In summary, changing to a forefoot strike pattern to prevent or improve your shin splints is not supported by the research. Forefoot striking has been found to use more energy and put more strain on your foot, ankle and calf structures in particular.

It may lead to worsening of your shin splints or, if you’re injury-free, could cause you to develop them.

What if you’ve covered all your bases in terms of posture, biomechanics and rehabilitation, you have no pain and still feel you want to move over to a forefoot running technique?

We say go ahead and give it a try!

According to the research, there is no better or worse running style.

There is only what is best for you!

But remember. If you do decide to change your running pattern, do it SLOWLY!

Another option you can consider is using a combination of foot strike patterns like many endurance athletes do.

Now that you know forefoot running is good for getting those max speeds and rearfoot running helps conserve energy at slow to moderate paces, why not use that information to get better at your sport?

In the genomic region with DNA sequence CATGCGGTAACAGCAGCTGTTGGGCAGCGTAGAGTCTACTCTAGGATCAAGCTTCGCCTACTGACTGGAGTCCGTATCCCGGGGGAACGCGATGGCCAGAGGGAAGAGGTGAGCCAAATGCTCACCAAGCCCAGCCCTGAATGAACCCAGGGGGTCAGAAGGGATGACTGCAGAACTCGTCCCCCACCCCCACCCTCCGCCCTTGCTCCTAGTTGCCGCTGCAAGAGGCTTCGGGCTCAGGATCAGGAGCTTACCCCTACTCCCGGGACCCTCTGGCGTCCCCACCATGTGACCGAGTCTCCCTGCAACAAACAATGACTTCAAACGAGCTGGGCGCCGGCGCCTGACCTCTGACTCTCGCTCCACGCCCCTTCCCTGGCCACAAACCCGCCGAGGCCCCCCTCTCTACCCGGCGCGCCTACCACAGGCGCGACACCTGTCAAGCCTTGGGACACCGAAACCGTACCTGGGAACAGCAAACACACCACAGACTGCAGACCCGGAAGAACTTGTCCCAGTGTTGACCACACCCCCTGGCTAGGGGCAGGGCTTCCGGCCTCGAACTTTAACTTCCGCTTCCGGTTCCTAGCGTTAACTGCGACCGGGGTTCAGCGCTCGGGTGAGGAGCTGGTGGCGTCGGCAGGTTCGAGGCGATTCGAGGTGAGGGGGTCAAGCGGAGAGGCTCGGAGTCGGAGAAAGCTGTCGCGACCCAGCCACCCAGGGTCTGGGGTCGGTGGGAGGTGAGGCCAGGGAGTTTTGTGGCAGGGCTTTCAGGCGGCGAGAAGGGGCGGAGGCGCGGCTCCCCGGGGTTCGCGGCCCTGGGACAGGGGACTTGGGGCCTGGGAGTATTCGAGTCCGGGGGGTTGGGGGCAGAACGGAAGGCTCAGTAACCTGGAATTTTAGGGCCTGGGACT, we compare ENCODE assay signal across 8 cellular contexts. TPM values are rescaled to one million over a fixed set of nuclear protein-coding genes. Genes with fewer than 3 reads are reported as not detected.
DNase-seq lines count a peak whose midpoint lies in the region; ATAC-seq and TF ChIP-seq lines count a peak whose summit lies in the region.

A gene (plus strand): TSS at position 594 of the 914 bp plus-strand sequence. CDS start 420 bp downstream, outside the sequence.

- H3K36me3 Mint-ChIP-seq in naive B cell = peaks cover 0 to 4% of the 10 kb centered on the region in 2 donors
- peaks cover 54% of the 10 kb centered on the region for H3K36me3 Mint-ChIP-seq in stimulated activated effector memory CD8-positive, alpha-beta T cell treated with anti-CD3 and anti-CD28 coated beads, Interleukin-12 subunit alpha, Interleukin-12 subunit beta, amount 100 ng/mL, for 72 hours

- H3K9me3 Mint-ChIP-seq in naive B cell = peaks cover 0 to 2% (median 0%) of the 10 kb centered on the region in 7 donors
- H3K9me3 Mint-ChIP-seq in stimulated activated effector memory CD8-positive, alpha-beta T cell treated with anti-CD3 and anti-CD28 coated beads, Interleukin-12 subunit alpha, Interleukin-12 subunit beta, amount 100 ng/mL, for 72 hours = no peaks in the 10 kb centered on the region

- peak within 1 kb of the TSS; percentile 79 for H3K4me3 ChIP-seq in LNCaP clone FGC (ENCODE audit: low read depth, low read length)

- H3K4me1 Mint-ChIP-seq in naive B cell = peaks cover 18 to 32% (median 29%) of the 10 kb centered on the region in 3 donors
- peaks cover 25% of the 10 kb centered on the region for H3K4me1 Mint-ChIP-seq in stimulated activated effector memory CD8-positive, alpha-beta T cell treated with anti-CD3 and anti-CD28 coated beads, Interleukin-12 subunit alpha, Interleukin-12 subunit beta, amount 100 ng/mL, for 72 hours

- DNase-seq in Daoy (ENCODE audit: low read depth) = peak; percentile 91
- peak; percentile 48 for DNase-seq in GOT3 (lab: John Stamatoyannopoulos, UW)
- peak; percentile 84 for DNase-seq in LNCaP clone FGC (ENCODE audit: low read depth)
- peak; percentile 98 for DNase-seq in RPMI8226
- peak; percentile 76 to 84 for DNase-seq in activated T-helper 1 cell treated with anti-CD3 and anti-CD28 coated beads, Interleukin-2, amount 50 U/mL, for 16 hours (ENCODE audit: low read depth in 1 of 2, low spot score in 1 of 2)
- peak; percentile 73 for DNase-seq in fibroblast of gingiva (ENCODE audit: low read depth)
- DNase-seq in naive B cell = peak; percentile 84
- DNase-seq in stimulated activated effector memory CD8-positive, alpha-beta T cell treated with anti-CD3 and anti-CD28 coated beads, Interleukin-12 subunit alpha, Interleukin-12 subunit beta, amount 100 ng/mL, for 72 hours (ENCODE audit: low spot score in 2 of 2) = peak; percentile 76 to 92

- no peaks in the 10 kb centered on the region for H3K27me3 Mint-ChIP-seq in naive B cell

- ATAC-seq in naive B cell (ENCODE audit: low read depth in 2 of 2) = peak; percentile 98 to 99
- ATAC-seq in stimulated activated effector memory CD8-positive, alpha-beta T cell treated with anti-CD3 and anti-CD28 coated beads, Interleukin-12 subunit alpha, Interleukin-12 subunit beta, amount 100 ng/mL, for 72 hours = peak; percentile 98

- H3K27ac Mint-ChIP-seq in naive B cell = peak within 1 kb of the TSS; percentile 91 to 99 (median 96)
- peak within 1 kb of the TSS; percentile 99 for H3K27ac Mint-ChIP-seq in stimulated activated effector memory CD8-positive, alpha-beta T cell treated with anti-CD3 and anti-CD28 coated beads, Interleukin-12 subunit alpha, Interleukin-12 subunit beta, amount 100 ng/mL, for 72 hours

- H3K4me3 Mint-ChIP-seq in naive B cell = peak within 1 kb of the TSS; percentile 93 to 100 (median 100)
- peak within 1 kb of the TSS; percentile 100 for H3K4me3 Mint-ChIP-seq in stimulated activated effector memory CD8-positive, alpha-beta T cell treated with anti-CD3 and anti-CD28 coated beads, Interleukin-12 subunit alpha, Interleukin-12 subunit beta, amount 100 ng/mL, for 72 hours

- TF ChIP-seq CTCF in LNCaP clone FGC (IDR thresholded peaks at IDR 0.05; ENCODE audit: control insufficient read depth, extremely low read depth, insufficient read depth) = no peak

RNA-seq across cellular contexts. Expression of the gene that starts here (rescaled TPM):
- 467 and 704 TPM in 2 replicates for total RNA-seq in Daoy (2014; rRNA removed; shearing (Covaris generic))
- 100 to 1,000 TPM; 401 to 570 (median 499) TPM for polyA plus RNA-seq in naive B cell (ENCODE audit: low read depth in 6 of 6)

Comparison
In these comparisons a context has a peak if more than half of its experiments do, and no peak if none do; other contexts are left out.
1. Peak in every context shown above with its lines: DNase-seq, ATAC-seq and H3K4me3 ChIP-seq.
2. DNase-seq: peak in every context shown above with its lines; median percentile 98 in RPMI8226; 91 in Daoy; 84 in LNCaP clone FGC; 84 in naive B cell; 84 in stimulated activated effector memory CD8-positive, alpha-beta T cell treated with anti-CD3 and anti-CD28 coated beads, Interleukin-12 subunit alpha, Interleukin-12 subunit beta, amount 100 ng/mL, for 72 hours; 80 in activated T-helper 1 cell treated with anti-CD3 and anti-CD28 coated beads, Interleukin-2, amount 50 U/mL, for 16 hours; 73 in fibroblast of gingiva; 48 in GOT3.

Become an expert at adapting your running style and preventing injury, no matter what activity you’re doing!

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Kim Van Deventer
Kim Van Deventer
Kim Van Deventer is a freelance healthcare writer and digital content strategist for healthcare businesses and medical content agencies. She has a BSc in Physiotherapy and worked as a physiotherapist for more than 14 years, specializing in sports injury rehabilitation, chronic pain management, and women's health. Kim combines her clinical experience and digital marketing skills to create relevant and helpful content that improves patients' lives.